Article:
WATCHING THE ENGLISH HUMOUR RULESfriend. Thats it! How do you do that? How do you know to do that? thigh-slapping funniness: thé humour of English self-deprecation, likeHow do you know wben to do it? I dont know, said my father apolo- that of thé English understatement, is understated, often to thé pointgetically. I-cant explain. We just do it. It just cornes naturally. of being almost imperceptible - and bordering on incompréhensible to This is thé other problem with thé English understatement: it is a those unfamiliar with English modesty rules.rule, but a rule in thé fourth OED sensé of thé normal or usual state To show how it works, however, I will take a relatively blatantof things — we are not conscious of obeying it; it is somehow wired example. My fiancé is a brain surgeon. When we first met, I asked whatinto our brains. We are not taught thé use of thé understatement, we had led him to choose this profession. Well, um, he replied, I readlearn it by osmosis. The understatement cornes naturally because it is PPE [Philosophy, Politics and Economies] at Oxford, but I found it aildeeply ingrained in our culture, part of thé English psyché. rather beyond me, so, er, I thought ld better do something a bit less The understatement is also difficult for foreigners to get because it difficult. I laughed, but then, as he must hâve expected, protested thatis, in effect, an in-joke about our own unwritten rules of humour. When surely brain surgery could not really be described as an easy option.we describe, say, a horrendous, traumatic and painful expérience as not This gave him a further opportunity for self-deprecation. Oh no, itsvery pleasant, we are acknowledging thé taboo on earnestness and thé nowhere near as élever as its cracked up to be; to be honest its actu-rules of irony, but at thé same making fun of our ludicrously rigid ally a bit hit-or-miss. Its just plumbing, really, plumbing with a micro-obédience to thèse codes. We areexercising restraint, but in such an scope - except plumbings rather more accurate. It later emerged, asexaggerated manner that we are also (quietly) laughing at ourselves for he must hâve known it would, that far from finding thé intellectualdoing so. We are parodying ourselves. Every understatement is a little demands of Oxford beyond him, he had entered with a scholarshipprivate joke about Englishness. and graduated with a First. I was a dreadful little swot, he explained. So was he being truly modest? No, but nor could his humorouslyThe Self-deprecation Rule self-deprecating responses really be described as deliberate, calculatedLike thé English understatement, English self-deprecation can be seen false modesty. He was simply playing by thé rules, dealing with théas a form of irony. It usually involves not genuine modesty but saying embarrassment of success and prestige by making a self-denigratingthé opposite of what we really mean — or at least thé opposite of what joke out of it ail, as is our custom. And this is thé point, there waswe in tend people to understand. nothing extraordinary or remarkable about his humble self-mockery: The issue of English modesty will corne up again and again in this he was just being English. We ail do this, automatically, ail thé time.book, so I should clear up any misunderstandings about it straight away. Even those of us with much less impressive achievements or credentialsWhen I speak of modesty rules, I mean exactly that - not that thé to disguise. lm lucky - many people dont know what an anthropolo-English are somehow naturally more modest and self-effacing than other gist is, and those who do generally regard us as thé lowest form ofnations, but that we hâve strict rules about thé appearance of modesty. scientific life, so there is very little danger of being thought boastfulThèse include both négative rules, such as prohibitions on boasting when I am asked about my work. But just in case I might be suspectedand any form of self-importance, and positive rules, actively of being (or claiming to be) something vaguely brainy, I always quicklyprescribing self-deprecation and self-mockery. The very abundance of explain to those unfamiliar with thé term that it is just a fancy wordthèse unwritten rules suggests that thé English are not naturally or for nosey parker, and to académies that what I do is in any case onlyinstinctively modest: thé best that can be said is that we place a high pop-anthropology, not thé proper, intrepid, mud-hut variety.value on modesty, that we aspire to modesty. The modesty that we actu- Among ourselves, this System works perfectly well: everyone under-ally display is generally false — or, to put it more charitably, ironie. stands that thé customary self-deprecation probably means roughly And therein lies thé humour. Again, we are not talking about obvious, thé opposite of what is said, and is duly impressed, both by ones 68
WATCHING THE ENGLISH HUMOUR RULESachievements and by ones reluctance to trumpet them. (Even in my case, other nations, thé fact that we hâve no concept of a separate time andwhen it barely counts as self-deprecation, being ail too sadly true, people place for humour, that humour suffuses thé English consciousness, doesoften wrongly assume that what I do must surely be somewhat less daft mean that English comic writers, artists and performers hâve to workthan it sounds.) The problems arise when we English attempt to play this quite hard to make us laugh. They hâve to produce something abovegame with people from outside our own culture, who do not understand and beyond thé humour that permeates every aspect of our ordinarythé rules, fail to appreciate thé irony, and therefore hâve an unfortunate social interactions. Just because thé English hâve a good sensé oftendency to take our self-deprecating statements at face value. We make humour does not mean that we are easily amused - quite thé oppo-our customary modest noises, thé uninitiated foreigners accept our appar- site: our keen, finely tuned sensé of humour, and our irony-saturatedently low estimate of our achievements, and are duly unimpressed. We culture probably make us harder to amuse than most other nations.cannot very well then turn round and say: No, hey, wait a minute, youre Whether or not this results in better comedy is another matter, but mysupposed to give me a sort of knowingly sceptical smile, showing that impression is that it certainly seems to resuit in an awful lot of comedyyou realize lm being humorously self-deprecating, dont believe a word - good, bad or indiffèrent; if thé English are not amused, it is clearlyof it and think even more highly of my abilities and my modesty. They not for want of effort on thé part of our prolific humorists.dont know that this is thé prescribed English response to prescribed I say this with genuine sympathy, as to be honest thé kind of anthro-English self-deprecation. They dont know that we are playing a convo- pology I do is not far removed from stand-up comedy — at least, théluted bluffing game. They inadvertently call our bluff, and thé whole thing sort of stand-up routines that involve a lot of jokes beginning Hâvebackfires on us. And frankly, it serves us right for being so silly. 1 you ever noticed how people always . . . ? The best stand-up comics invariably follow this with some pithy, acute, élever observation on thé HUMOUR AND COMEDY minutiae of human behaviour and social relations. Social scientists like me try hard to do thé same, but there is a différence: thé stand-upBecause thé two are often conflated and confused, it is worth pointing comics hâve to get it right. If their observation does not ring true orout that I am talking hère specifically about thé rules of English humour, strike a chord, they dont get a laugh, and if this happens too often,rather than English comedy. That is, I am concerned with our use of they dont make a living. Social scientists can talk utter rubbish forhumour in everyday life, everyday conversation, rather than with thé years and still pay their mortgages. At its best, however, social sciencecomic novel, play, film, poem, sketch, cartoon or stand-up routine. Thèse can sometimes be almost as insightful as good stand-up comedy.would require another whole book to analyse - and a book written bysomeone much better qualified than I am. Having said that, and without pretending to any expert knowledge H U M O U R A N D CLASSof thé subject, it seems clear to me that English comedy is influenced Although elsewhere in this book I scrupulously identify class différencesand informed by thé nature of everyday English humour as I hâve and variations in thé application and observance of certain rules, youdescribed it hère, and by some of thé other rules of Englishness iden- may hâve noticed that there has been no mention of class in this chapter.tified in other chapters, such as thé embarrassment rule (most English This is because thé guiding principles of English humour are class-comedy is essentially about embarrassment). English comedy, as one less. The taboo on earnestness, and thé rules of irony, understatementmight expect, obeys thé rules of English humour, and also plays an and self-deprecation transcend ail class barriers. No social rule is everimportant social rôle in transmitting and reinforcing them. Almost ail universally obeyed, but among thé English thèse humour rules areof thé best English comedy seems to involve laughing at ourselves. universally (albeit subconsciously) understood and accepted. Whatever While I would not claim that English comedy is superior to that of thé class context, breaches are noticed, frowned upon and ridiculed. 70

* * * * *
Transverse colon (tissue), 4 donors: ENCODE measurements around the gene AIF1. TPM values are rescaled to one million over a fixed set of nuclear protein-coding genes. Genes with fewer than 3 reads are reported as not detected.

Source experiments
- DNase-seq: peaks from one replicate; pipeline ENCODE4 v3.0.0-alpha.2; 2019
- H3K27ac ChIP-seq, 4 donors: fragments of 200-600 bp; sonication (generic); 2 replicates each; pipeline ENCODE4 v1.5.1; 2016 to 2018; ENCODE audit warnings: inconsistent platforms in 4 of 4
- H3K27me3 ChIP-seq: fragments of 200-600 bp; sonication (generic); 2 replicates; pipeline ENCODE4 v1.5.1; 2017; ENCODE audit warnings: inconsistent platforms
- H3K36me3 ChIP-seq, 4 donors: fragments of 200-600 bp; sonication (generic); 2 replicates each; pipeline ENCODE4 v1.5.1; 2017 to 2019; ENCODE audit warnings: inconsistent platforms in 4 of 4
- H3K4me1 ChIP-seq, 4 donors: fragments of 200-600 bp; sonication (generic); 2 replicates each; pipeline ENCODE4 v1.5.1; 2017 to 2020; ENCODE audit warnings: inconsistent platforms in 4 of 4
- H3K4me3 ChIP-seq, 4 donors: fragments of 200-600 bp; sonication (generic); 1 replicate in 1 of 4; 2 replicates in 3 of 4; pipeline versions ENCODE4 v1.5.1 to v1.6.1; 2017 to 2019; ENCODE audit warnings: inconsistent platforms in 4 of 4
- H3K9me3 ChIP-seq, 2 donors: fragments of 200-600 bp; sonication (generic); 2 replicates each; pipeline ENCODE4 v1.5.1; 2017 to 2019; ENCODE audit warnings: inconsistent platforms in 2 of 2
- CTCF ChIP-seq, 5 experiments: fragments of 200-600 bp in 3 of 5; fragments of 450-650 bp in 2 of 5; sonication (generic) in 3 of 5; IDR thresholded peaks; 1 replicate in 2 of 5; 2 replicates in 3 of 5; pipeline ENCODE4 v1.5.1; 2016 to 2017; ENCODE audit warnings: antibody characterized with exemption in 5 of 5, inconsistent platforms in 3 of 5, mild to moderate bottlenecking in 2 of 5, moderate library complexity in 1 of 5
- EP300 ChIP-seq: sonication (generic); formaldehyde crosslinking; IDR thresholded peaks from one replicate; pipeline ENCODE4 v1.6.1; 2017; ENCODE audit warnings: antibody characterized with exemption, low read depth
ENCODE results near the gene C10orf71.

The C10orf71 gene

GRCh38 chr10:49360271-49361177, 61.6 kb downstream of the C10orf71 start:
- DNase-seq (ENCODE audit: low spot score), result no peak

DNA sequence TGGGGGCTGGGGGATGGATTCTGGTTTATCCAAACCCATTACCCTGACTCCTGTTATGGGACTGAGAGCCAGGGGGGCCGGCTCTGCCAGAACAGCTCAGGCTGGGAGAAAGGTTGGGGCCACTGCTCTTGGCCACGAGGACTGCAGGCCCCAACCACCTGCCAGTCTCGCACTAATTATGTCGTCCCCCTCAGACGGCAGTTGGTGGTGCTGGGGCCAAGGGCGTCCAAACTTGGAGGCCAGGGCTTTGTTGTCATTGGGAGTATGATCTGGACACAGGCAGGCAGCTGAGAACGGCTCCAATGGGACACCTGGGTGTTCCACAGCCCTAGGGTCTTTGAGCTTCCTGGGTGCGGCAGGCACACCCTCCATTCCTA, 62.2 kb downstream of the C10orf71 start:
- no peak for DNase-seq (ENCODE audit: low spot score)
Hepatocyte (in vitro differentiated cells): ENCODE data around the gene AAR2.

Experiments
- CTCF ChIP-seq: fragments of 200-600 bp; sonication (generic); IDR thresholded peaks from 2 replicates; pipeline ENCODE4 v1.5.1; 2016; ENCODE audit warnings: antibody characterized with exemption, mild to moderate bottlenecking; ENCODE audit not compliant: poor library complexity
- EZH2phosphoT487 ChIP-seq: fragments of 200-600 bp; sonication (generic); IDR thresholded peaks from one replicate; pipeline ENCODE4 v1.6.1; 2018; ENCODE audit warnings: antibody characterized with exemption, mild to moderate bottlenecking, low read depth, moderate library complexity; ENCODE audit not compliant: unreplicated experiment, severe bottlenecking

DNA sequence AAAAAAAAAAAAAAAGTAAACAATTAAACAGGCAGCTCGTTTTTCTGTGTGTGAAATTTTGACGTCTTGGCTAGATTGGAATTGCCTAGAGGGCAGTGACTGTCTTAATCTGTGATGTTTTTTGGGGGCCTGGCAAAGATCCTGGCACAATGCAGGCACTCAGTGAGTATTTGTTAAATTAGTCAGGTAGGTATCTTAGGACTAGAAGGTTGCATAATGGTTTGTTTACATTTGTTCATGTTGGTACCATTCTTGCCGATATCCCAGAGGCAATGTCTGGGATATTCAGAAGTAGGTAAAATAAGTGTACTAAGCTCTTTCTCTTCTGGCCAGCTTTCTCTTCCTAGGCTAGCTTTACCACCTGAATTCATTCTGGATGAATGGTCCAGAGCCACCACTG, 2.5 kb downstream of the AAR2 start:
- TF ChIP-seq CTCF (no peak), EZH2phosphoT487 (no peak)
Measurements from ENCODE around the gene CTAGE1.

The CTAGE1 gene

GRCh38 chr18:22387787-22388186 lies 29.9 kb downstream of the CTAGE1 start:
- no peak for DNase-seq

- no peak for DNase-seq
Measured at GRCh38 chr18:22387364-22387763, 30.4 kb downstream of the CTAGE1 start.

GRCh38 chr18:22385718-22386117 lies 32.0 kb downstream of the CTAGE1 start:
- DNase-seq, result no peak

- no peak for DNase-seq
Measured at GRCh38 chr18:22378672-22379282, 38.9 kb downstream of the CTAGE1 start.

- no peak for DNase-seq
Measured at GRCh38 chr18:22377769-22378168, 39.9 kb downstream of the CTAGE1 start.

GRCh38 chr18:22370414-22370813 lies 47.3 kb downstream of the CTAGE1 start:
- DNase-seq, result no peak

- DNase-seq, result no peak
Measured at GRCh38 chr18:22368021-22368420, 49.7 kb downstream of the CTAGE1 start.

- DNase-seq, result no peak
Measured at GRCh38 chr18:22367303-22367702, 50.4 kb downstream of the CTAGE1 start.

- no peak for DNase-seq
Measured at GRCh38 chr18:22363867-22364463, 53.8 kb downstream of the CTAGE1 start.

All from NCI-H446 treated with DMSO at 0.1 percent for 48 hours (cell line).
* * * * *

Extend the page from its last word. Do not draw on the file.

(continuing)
1 Multiple Choice :Circle thé correct answer1. Self-deprecation is :A saying thé opposite of what we genuinely wantB expressing thé opposite of what we really meanC intending to say thé opposite of what we understand2. The English...A are naturally modest and prefer self-mockery to self-importanceB hâve few strict rules about thé appearance of modestyC aspire to modesty even though they are not instinctively modest3. The humour in English self-deprecation is...A funny in a thigh-slapping wayB barely perceptibleC bordering on thé unfamiliar4. The authors fiancé...A read books on Philosophy, Politics and Economies before becoming a brain surgeonB thought hed do better in a brain insurgencyC Studied Philosophy, Politics and Economies at Oxford at some point5. The authors fiancés comment on plumbing was :A Simply his way of abiding to thé unwritten English ruleB Deliberate and calculated false modestyC A self-denigrating joke dealing with success and embarrassment6. People are generally impressed...A both by other peoples achievements and their not trumpeting themB by other peoples achievements unless they trumpet them too muchC by other peoples achievement and their reluctance to play thé trumpetFind thé words or expressions matching thé following définitions : - to puff oneself up in speech : speak vaingloriously / to speak of or assert with excessive pride - busybody: a person who meddles in thé affairs of others - to accept someone or something just as it appears; to believe that thé way things appear is thé way they really are.